White House Unveils Nutrition Strategy
FDA explores proposals to improve nutrition literacy, access
September 28, 2022
The location of nutrition labels and the foods that are deemed “healthy” could be changing.
This week, the White House released its national strategy to “end hunger, improve nutrition and physical activity, reduce diet-related diseases, and close disparity gaps by 2030.” The national plan includes recommendations that could alter how food is labeled and categorized.
“Nutrition is key to improving our nation’s health,” said HHS Secretary Xavier Becerra. “Healthy food can lower our risk for chronic disease. But too many people may not know what constitutes healthy food.
The report evaluates discouraging trends in the nation’s nutritional health. During 2021, about 1 in 10 households experienced food insecurity. Nineteen states and two territories have an obesity prevalence at or above 35 percent, which is more than double the number from 2018, the report noted.
Among the key proposals in the national nutrition plan:
- Redefining healthy foods: Products labeled as “healthy” would need to have a meaningful amount of food from at least one of the food groups (fruits, vegetables, dairy), according to dietary guidelines. They also would have required limits on certain nutrients, such as saturated fat, sodium, and added sugars.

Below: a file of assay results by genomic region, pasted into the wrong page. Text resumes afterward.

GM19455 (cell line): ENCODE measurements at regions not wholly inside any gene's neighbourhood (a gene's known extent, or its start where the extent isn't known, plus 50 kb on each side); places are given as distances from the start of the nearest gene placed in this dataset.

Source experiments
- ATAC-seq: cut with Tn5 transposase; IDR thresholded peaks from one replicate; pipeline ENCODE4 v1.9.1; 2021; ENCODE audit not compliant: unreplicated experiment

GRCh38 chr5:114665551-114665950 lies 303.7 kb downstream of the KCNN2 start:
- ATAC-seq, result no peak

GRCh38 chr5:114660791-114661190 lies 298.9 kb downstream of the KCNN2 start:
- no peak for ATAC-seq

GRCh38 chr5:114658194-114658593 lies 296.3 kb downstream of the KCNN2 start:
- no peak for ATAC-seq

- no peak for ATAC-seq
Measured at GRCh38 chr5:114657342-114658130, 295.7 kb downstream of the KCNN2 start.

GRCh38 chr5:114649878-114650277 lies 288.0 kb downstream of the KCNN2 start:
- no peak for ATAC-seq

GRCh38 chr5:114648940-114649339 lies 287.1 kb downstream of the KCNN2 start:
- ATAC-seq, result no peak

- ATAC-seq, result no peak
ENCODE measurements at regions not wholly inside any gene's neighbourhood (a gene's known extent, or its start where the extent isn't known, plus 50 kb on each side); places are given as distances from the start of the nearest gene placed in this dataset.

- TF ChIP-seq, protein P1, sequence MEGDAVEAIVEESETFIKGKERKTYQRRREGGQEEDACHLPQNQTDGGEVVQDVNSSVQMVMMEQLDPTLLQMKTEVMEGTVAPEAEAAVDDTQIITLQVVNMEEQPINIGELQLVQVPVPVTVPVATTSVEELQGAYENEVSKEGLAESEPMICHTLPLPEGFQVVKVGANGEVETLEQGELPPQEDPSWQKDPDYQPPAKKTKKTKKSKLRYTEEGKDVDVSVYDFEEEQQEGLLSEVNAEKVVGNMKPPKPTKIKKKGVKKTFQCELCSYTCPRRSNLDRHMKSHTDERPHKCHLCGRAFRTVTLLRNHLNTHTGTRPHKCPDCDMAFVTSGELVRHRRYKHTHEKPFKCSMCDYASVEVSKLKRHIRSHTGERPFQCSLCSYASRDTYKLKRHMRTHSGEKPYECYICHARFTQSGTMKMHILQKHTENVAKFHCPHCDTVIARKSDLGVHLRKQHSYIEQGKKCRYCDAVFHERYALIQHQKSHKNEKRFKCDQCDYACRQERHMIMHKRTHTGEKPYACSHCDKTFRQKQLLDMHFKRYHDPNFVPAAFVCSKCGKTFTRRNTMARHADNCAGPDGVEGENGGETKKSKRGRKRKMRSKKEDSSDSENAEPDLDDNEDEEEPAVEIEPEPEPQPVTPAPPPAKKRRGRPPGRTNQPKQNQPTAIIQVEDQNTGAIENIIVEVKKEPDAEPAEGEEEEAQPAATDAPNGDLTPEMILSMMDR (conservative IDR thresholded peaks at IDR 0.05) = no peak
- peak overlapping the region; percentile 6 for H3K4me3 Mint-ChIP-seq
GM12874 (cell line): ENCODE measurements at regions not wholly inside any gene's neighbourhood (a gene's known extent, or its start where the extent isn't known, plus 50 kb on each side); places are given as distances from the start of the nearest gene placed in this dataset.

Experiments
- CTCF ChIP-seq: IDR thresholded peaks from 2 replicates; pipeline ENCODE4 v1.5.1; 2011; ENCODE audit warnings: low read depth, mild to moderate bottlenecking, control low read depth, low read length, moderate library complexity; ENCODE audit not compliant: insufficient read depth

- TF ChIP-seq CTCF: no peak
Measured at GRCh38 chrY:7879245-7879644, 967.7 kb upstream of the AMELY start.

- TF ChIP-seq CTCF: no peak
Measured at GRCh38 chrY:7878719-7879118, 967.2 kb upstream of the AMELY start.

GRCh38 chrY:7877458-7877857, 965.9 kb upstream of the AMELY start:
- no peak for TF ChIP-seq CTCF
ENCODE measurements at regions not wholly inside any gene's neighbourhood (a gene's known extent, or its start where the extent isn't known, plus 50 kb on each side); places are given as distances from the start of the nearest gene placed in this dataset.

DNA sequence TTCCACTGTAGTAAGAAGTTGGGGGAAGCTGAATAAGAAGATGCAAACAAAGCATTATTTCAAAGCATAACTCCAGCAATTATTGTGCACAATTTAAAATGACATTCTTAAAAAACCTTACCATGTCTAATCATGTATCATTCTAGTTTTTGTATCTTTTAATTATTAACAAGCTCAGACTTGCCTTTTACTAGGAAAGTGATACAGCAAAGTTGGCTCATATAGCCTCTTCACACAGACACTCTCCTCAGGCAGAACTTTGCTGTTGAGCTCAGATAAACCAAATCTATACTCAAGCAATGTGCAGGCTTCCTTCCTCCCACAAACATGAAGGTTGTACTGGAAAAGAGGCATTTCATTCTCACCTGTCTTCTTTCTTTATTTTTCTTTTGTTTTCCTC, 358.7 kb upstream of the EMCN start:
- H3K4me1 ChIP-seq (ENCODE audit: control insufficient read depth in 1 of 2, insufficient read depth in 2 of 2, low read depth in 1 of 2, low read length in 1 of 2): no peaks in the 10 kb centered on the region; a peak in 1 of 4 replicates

- Front or back?: The report also explores moving food labels to the front of packaging to help consumers “quickly and easily communicate nutrition information.”
- A healthy logo: The FDA is researching the use of a unified symbol that could help consumers better understand foods that are healthy. The agency is interested in the potential of “star ratings or traffic light schemes” that could help improve nutrition literacy.
- Improving access: The plan acknowledges how economic challenges can hurt health and nutrition, proposing initiatives to support access to free school meals; provide Summer Electronic Benefits Transfer (EBT) benefits to more children; and expand Supplemental Nutrition Assistance Program (SNAP) eligibility to more underserved populations.
- Nutrition coverage: The strategy recommends a pilot program to cover nutrition education and support through Medicaid, and provide Medicaid and Medicare beneficiaries access to nutrition and obesity counseling.
“The consequences of food insecurity and diet-related diseases are significant, far reaching, and disproportionately impact historically underserved communities,” the report said. “Yet, food insecurity and diet-related diseases are largely preventable, if we prioritize the health of the nation.”
The federal report is available to review online.
Pennsylvania hospitals continue to focus on the way healthy nutrition improves lives and communities.
Last week, HAP joined Dr. Denise Johnson, Pennsylvania’s acting secretary of health and physician general, and representatives from the Philadelphia Department of Public Health and member hospitals throughout the commonwealth at Geisinger Medical Center to recognize hospitals participating in the Good Food, Healthy Hospitals program.
Hospitals in the program make a commitment to offering nutritious foods and beverages to patients, employees, and visitors, and promoting locally sourced and sustainably produced products.
Learn more about the program.